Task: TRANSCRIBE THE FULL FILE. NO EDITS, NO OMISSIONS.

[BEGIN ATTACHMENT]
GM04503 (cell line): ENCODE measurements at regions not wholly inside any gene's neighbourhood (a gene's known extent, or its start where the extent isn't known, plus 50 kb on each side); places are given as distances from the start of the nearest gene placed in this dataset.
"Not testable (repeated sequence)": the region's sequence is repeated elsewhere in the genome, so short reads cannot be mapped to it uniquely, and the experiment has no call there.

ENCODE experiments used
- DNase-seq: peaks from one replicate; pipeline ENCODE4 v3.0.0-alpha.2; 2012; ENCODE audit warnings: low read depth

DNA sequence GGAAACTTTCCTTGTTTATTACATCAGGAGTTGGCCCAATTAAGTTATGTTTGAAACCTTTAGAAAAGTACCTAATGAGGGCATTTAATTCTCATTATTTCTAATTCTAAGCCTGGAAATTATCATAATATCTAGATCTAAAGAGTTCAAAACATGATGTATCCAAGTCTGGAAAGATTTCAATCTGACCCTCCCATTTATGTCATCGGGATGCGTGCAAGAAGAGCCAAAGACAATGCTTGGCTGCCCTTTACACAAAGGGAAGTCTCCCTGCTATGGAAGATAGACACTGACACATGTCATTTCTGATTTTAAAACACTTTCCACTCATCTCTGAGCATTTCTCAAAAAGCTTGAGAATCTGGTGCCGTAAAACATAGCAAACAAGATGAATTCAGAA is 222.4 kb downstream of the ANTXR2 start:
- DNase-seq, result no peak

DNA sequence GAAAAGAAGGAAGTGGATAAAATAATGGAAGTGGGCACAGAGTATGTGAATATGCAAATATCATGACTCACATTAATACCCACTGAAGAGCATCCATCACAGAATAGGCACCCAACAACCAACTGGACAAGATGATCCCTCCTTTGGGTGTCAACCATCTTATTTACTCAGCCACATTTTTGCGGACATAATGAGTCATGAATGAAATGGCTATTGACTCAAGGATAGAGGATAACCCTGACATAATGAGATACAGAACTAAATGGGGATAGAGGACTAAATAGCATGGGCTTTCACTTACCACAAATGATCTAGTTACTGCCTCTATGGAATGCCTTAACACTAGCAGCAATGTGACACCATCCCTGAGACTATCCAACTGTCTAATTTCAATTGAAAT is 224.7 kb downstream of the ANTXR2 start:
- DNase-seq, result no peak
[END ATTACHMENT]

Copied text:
GM04503 (cell line): ENCODE measurements at regions not wholly inside any gene's neighbourhood (a gene's known extent, or its start where the extent isn't known, plus 50 kb on each side); places are given as distances from the start of the nearest gene placed in this dataset.
"Not testable (repeated sequence)": the region's sequence is repeated elsewhere in the genome, so short reads cannot be mapped to it uniquely, and the experiment has no call there.

ENCODE experiments used
- DNase-seq: peaks from one replicate; pipeline ENCODE4 v3.0.0-alpha.2; 2012; ENCODE audit warnings: low read depth

DNA sequence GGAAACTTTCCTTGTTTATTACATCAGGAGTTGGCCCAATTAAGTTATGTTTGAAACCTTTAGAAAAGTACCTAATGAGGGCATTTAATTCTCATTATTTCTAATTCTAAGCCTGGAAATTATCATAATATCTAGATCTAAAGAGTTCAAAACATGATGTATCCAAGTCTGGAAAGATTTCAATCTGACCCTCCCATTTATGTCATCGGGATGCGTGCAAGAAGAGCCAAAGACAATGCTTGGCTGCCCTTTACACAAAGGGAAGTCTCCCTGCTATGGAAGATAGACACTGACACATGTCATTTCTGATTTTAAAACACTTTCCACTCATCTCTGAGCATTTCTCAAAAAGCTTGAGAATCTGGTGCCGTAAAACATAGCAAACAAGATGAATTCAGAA is 222.4 kb downstream of the ANTXR2 start:
- DNase-seq, result no peak

DNA sequence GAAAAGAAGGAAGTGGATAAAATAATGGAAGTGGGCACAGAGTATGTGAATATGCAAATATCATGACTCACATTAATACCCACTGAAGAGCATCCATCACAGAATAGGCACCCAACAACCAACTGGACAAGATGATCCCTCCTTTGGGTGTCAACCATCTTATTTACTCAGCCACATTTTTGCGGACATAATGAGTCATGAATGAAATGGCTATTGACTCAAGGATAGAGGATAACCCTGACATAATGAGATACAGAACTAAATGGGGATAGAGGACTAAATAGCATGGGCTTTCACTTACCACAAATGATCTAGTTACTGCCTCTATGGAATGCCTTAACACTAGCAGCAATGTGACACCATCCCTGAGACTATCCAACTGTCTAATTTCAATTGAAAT is 224.7 kb downstream of the ANTXR2 start:
- DNase-seq, result no peak